A prominent New Zealand climate scientist sees no basis for that claim and says such alarmism, which has already generated a slew of scary headlines, is counter-productive to the crucial effort of combating the worst potential effects of climate change while we still can.
Science reporter Jamie Morton talked to James Renwick, a professor of physical geography at Victoria University of Wellington who served as a lead author on the last two IPCC reports and recently co-hosted a Royal Society of New Zealand-sponsored series of public talks on climate change.
What do you make of his claims? Is he misrepresenting climate science?
Misrepresenting - I'm not sure if that's quite the right word.
I've read stuff on his website and I've had a look at some of the papers that he's written and a lot of what he says is quite right and mainstream.
Where we seem to part company is this idea that [humans will be wiped out] in the next 10 years.
I even saw one comment where he said, up to the second to the last day of the 10th year everything that will be fine, and then bang, on that last day, catastrophe.
What he's saying is there's going to be some kind of amazing rapid feedback that will suddenly kick the Earth into a totally different state and we will not be able to cope with it as a species and we'll all die.
And I just don't see where that comes from. There's no indication of that from the geological record.
I mean, sure, in the past at times, the Earth has been a lot warmer and a lot colder and with a very different climate state and all the rest of it but, as far as anybody knows, there's no mechanism to suddenly change the climate overnight.
Even in the space of 10 years, you'd be struggling to do much.
The dinosaurs were mostly wiped out by a big asteroid that hit the Earth, and yes, something like that would certainly change the climate overnight.
But just processes within the climate system itself would not lead to quick enough and catastrophic enough changes to destroy all human life on Earth.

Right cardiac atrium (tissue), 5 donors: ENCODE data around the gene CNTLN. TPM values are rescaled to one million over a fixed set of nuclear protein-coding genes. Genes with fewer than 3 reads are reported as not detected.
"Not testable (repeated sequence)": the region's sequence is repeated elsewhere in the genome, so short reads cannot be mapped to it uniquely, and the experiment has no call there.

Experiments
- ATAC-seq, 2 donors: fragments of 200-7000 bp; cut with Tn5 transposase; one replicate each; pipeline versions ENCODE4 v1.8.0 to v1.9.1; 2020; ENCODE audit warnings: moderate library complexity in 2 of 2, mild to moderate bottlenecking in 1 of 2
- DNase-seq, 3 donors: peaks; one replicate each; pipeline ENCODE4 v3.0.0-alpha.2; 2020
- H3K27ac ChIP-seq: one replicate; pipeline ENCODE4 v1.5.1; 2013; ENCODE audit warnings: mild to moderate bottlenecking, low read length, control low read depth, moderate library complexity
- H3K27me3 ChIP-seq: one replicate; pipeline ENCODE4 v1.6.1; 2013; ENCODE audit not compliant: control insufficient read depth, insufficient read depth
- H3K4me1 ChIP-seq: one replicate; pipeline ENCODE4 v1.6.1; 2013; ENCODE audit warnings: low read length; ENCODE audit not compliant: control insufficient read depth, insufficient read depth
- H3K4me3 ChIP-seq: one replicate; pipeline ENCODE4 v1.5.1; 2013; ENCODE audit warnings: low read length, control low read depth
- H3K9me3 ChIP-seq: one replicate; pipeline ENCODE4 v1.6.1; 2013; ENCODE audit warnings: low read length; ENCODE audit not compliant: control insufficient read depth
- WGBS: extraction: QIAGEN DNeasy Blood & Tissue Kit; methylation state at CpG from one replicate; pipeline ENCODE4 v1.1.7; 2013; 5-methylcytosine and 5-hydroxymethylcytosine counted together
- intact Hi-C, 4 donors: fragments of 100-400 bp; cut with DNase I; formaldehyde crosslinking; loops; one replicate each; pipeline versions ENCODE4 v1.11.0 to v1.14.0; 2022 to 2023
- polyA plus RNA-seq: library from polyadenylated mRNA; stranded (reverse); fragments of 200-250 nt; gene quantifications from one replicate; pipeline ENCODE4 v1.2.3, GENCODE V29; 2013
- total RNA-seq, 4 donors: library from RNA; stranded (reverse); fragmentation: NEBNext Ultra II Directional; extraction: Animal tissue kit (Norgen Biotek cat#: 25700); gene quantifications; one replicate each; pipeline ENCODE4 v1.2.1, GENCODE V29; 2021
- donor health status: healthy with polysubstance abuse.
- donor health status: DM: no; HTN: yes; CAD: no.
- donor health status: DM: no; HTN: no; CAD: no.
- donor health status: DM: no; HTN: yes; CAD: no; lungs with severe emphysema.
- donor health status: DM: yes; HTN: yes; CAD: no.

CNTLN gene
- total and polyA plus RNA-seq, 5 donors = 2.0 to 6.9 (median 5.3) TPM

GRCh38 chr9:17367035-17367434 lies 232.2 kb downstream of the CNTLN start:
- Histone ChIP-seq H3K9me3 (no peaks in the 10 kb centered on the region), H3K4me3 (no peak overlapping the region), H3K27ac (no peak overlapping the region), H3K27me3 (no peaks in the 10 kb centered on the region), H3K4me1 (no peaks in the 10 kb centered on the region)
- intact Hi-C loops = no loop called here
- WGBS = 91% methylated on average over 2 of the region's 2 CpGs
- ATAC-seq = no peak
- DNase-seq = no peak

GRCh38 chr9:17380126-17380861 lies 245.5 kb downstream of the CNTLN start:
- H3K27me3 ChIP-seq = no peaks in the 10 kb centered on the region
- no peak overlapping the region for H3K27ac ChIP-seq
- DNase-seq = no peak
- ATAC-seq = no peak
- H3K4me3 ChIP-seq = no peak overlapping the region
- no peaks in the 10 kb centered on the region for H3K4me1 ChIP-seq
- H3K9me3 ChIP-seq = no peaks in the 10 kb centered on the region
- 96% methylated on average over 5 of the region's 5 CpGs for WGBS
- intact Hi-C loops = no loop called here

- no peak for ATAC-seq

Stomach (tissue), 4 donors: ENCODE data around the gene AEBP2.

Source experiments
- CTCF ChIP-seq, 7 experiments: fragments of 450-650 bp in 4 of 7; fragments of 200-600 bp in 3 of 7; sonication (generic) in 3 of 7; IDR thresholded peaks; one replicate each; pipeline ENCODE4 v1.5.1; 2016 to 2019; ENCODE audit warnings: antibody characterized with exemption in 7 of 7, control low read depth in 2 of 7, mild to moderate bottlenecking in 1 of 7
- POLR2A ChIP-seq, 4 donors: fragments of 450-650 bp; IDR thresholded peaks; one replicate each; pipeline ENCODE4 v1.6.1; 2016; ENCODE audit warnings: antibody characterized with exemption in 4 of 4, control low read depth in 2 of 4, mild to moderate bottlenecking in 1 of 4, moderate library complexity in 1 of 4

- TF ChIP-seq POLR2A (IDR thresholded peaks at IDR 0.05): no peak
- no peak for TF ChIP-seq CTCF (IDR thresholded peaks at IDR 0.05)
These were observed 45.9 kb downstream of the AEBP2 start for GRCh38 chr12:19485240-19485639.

As far as I'm aware that's just not possible.
Within 10 years, there's a very small chance we could see much more rapid loss of sea ice around the Arctic, for instance, and it's possible it could disappear in 10 years - it's pretty unlikely, but summer sea ice could be all gone in 10 years, let's say.
And let's imagine that temperatures could ramp up quite quickly. At worst, in 10 years, it might be another degree warmer, or something.
That would be a significant change in the climate - but it wouldn't destroy all life, by any means.
So we're not all going to die in 10 years?
As far as I know. [Laughs.]
Can we however clarify just what long-term effect climate change is going to have on the human race?
That's a hard question and it depends very much on how much more climate change we experience, and how different countries handle the effects.
The best-case scenario is that the Paris Agreement works and the countries of the world reduce emissions and we don't get more than another, say, half a degree of warming from where we're at today.
And therefore we don't get more than another metre of sea level rise from where we are today.
That would be nice but that would still mean displacement for probably millions of people and would mean large changes in the frequency of droughts, wildfires and all the rest of it.
So it would put more stress on global food supplies and water availability in a lot of places, which could possibly lead to famine in places or further regional conflict, like Syria.
Even that much could cause the premature deaths of hundreds of thousands to possibly a few million people.
The worst-case scenario is we don't do anything much at all and by the end of the century temperatures have gone up by another, say, four degrees, and we are on the way to 25m of sea level rise.
That is the sort of scenario - and even when you read IPCC reports it's discussed in muted terms - is usually associated with ideas around major failures in global food security and the break-down of the rule of law.